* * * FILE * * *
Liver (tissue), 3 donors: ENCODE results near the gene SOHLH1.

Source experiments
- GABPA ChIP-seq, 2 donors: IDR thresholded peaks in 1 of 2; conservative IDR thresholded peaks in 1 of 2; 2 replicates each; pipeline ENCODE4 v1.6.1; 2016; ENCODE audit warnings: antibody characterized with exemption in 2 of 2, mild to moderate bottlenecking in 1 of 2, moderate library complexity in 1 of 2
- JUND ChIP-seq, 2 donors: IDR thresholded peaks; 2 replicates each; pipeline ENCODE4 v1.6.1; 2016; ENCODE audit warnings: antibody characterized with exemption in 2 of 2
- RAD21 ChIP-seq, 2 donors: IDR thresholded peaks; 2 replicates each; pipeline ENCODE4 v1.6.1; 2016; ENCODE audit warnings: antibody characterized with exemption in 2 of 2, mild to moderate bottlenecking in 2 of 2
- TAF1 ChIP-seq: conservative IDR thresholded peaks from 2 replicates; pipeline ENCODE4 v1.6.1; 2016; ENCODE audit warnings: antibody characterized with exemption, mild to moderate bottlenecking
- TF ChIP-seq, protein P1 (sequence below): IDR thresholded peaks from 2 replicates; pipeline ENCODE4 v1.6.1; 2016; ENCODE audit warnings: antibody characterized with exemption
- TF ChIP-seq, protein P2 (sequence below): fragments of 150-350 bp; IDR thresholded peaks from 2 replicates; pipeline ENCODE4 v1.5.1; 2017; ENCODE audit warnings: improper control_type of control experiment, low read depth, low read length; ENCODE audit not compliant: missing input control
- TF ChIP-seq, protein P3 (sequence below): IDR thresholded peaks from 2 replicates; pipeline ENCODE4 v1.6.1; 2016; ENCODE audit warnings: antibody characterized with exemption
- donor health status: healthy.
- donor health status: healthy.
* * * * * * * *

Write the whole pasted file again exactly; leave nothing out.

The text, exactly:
Liver (tissue), 3 donors: ENCODE results near the gene SOHLH1.

Source experiments
- GABPA ChIP-seq, 2 donors: IDR thresholded peaks in 1 of 2; conservative IDR thresholded peaks in 1 of 2; 2 replicates each; pipeline ENCODE4 v1.6.1; 2016; ENCODE audit warnings: antibody characterized with exemption in 2 of 2, mild to moderate bottlenecking in 1 of 2, moderate library complexity in 1 of 2
- JUND ChIP-seq, 2 donors: IDR thresholded peaks; 2 replicates each; pipeline ENCODE4 v1.6.1; 2016; ENCODE audit warnings: antibody characterized with exemption in 2 of 2
- RAD21 ChIP-seq, 2 donors: IDR thresholded peaks; 2 replicates each; pipeline ENCODE4 v1.6.1; 2016; ENCODE audit warnings: antibody characterized with exemption in 2 of 2, mild to moderate bottlenecking in 2 of 2
- TAF1 ChIP-seq: conservative IDR thresholded peaks from 2 replicates; pipeline ENCODE4 v1.6.1; 2016; ENCODE audit warnings: antibody characterized with exemption, mild to moderate bottlenecking
- TF ChIP-seq, protein P1 (sequence below): IDR thresholded peaks from 2 replicates; pipeline ENCODE4 v1.6.1; 2016; ENCODE audit warnings: antibody characterized with exemption
- TF ChIP-seq, protein P2 (sequence below): fragments of 150-350 bp; IDR thresholded peaks from 2 replicates; pipeline ENCODE4 v1.5.1; 2017; ENCODE audit warnings: improper control_type of control experiment, low read depth, low read length; ENCODE audit not compliant: missing input control
- TF ChIP-seq, protein P3 (sequence below): IDR thresholded peaks from 2 replicates; pipeline ENCODE4 v1.6.1; 2016; ENCODE audit warnings: antibody characterized with exemption
- donor health status: healthy.
- donor health status: healthy.